Americans recognize a tax break when they see one. According to the Consumer Bankers Association (CBA), the popularity of home-equity lines of credit picked up significantly in 1988. The average financial institution showed 57 percent growth in the dollar volume of approved credit lines.
The average amount of outstanding home equity credit per institution increased 69 percent, to $131.9 million, from $84.1 million in 1987. Some 850 institutions - mostly banks but some larger savings-and-loan associations as well - belong to the CBA.
The average amount of home-equity line credit actually borrowed was $24,710 at year-end 1988, up from $21,989 in 1987. That 1988 number represented 65 percent of the maximum credit line approved. Twenty percent of credit lines were not in use at all.
Under the 1986 tax reform law, taxpayers can deduct interest on home equity loans. But the proportion of interest deductible on consumer loans, such as outstanding borrowings on credit cards or automobile finance loans, has been diminishing.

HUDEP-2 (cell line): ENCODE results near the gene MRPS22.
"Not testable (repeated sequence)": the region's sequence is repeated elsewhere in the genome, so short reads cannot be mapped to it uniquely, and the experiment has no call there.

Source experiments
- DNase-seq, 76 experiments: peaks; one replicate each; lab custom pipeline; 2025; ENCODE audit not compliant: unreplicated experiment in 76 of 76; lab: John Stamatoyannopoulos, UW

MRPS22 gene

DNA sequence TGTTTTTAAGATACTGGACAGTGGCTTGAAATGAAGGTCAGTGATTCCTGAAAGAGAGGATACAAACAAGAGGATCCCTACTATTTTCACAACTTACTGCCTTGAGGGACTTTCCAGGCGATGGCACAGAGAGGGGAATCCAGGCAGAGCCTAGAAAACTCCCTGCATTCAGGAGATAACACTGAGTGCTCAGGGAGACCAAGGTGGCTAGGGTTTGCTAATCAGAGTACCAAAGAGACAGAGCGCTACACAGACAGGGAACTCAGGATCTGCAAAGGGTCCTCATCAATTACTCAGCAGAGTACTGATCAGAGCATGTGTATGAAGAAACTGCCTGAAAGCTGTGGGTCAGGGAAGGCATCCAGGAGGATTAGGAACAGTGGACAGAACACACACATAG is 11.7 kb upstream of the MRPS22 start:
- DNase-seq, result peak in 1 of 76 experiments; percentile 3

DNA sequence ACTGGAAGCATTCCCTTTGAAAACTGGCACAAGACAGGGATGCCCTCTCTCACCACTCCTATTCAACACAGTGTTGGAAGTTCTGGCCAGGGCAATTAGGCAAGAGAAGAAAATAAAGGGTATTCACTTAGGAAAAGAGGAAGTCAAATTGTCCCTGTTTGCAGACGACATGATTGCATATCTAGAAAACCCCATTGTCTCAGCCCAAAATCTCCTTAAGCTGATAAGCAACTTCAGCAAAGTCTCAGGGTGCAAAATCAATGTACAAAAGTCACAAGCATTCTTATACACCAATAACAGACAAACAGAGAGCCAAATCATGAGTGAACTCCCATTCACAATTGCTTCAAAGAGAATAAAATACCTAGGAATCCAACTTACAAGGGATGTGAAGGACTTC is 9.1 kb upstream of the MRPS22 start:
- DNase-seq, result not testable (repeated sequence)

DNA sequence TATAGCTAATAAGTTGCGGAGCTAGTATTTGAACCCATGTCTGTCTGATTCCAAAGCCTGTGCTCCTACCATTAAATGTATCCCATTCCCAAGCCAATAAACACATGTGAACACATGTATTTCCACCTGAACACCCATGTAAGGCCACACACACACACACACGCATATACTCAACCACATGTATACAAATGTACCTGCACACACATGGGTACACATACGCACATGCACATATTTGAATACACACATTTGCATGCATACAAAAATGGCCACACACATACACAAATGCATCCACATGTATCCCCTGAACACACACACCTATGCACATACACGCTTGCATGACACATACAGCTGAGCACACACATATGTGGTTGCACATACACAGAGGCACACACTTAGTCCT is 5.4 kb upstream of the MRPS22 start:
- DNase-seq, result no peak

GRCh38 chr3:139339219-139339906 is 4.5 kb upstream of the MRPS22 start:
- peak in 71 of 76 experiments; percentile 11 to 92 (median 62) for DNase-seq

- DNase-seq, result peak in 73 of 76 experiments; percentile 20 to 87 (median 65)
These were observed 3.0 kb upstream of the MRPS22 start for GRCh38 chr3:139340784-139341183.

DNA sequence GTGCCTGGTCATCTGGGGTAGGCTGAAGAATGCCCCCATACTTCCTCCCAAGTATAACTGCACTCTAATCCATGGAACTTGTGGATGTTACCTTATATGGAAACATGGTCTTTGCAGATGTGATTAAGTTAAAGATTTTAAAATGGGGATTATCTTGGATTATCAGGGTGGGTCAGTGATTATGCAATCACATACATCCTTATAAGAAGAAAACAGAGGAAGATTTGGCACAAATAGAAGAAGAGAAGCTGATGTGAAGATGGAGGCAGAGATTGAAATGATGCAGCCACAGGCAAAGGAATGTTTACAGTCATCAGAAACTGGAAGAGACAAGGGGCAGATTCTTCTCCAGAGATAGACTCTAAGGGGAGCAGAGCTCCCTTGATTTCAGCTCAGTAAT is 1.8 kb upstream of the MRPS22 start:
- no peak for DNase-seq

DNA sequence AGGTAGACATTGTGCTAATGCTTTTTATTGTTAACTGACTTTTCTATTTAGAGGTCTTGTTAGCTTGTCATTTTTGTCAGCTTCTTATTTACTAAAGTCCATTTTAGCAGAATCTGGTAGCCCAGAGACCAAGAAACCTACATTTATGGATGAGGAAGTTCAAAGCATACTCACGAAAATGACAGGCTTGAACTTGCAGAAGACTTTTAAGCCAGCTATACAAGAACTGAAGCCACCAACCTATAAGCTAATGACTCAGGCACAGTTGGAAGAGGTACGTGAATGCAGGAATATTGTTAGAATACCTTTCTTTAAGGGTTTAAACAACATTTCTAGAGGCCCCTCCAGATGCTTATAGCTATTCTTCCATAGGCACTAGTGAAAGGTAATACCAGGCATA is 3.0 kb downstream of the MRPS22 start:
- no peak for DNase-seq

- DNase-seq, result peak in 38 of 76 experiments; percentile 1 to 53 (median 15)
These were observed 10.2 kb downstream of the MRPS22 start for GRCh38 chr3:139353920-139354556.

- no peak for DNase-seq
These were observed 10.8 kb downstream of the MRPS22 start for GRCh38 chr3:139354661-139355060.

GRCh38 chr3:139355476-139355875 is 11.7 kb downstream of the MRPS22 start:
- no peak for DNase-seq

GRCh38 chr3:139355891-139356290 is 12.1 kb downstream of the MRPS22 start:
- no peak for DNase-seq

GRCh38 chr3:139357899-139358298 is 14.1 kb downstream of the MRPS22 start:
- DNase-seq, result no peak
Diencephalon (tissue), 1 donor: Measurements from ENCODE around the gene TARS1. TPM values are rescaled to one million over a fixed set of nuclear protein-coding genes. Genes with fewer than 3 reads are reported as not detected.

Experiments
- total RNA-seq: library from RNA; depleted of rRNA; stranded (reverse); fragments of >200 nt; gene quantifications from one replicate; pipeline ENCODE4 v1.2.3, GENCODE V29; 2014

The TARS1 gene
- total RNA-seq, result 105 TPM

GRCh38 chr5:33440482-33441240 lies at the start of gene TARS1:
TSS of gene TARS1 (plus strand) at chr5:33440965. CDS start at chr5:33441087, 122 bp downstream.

Another advantage for home-equity loans, says CBA spokesman Fritz Elmendorf, is convenience. Homeowners can draw on their credit lines at any time by simply writing a check.
Ninety-eight percent of these loans had a variable interest rate. The prime rate was used as an index by 79 percent of lenders. Treasury bill rates were used as an index by 12 percent of lenders.